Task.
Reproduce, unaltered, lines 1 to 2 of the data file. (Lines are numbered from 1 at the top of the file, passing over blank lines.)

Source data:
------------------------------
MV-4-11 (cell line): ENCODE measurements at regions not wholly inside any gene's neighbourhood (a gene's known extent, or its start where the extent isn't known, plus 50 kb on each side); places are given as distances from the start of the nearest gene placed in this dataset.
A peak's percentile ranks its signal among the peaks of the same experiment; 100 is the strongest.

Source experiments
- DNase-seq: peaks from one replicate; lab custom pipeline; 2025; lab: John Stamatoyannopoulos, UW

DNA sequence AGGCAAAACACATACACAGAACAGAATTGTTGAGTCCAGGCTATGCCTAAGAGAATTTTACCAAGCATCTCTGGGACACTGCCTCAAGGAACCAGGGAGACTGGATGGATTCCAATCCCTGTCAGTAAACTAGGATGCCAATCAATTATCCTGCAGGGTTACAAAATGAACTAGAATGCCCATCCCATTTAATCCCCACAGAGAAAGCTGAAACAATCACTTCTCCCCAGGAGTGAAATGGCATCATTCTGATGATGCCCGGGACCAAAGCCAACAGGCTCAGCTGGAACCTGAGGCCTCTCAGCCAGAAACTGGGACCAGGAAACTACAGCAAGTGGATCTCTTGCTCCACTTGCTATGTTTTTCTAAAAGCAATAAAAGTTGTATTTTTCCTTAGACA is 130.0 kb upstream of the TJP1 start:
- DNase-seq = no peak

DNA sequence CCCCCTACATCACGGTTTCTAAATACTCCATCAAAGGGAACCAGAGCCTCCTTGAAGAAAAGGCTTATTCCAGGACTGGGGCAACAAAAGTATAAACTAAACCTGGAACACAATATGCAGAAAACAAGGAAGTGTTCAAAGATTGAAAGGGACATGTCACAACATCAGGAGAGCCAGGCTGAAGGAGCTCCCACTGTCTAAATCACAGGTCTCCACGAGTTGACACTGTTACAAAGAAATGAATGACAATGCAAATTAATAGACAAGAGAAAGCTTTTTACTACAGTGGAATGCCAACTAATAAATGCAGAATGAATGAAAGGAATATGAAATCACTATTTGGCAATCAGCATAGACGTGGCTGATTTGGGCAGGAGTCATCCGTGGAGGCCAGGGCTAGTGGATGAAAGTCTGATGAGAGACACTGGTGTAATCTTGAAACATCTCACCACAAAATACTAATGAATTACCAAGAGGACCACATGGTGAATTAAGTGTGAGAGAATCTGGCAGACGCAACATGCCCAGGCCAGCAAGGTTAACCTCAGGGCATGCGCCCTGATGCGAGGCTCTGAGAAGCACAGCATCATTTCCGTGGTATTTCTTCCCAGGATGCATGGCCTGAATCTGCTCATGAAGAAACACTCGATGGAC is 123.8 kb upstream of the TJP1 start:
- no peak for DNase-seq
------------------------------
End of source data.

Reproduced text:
MV-4-11 (cell line): ENCODE measurements at regions not wholly inside any gene's neighbourhood (a gene's known extent, or its start where the extent isn't known, plus 50 kb on each side); places are given as distances from the start of the nearest gene placed in this dataset.
A peak's percentile ranks its signal among the peaks of the same experiment; 100 is the strongest.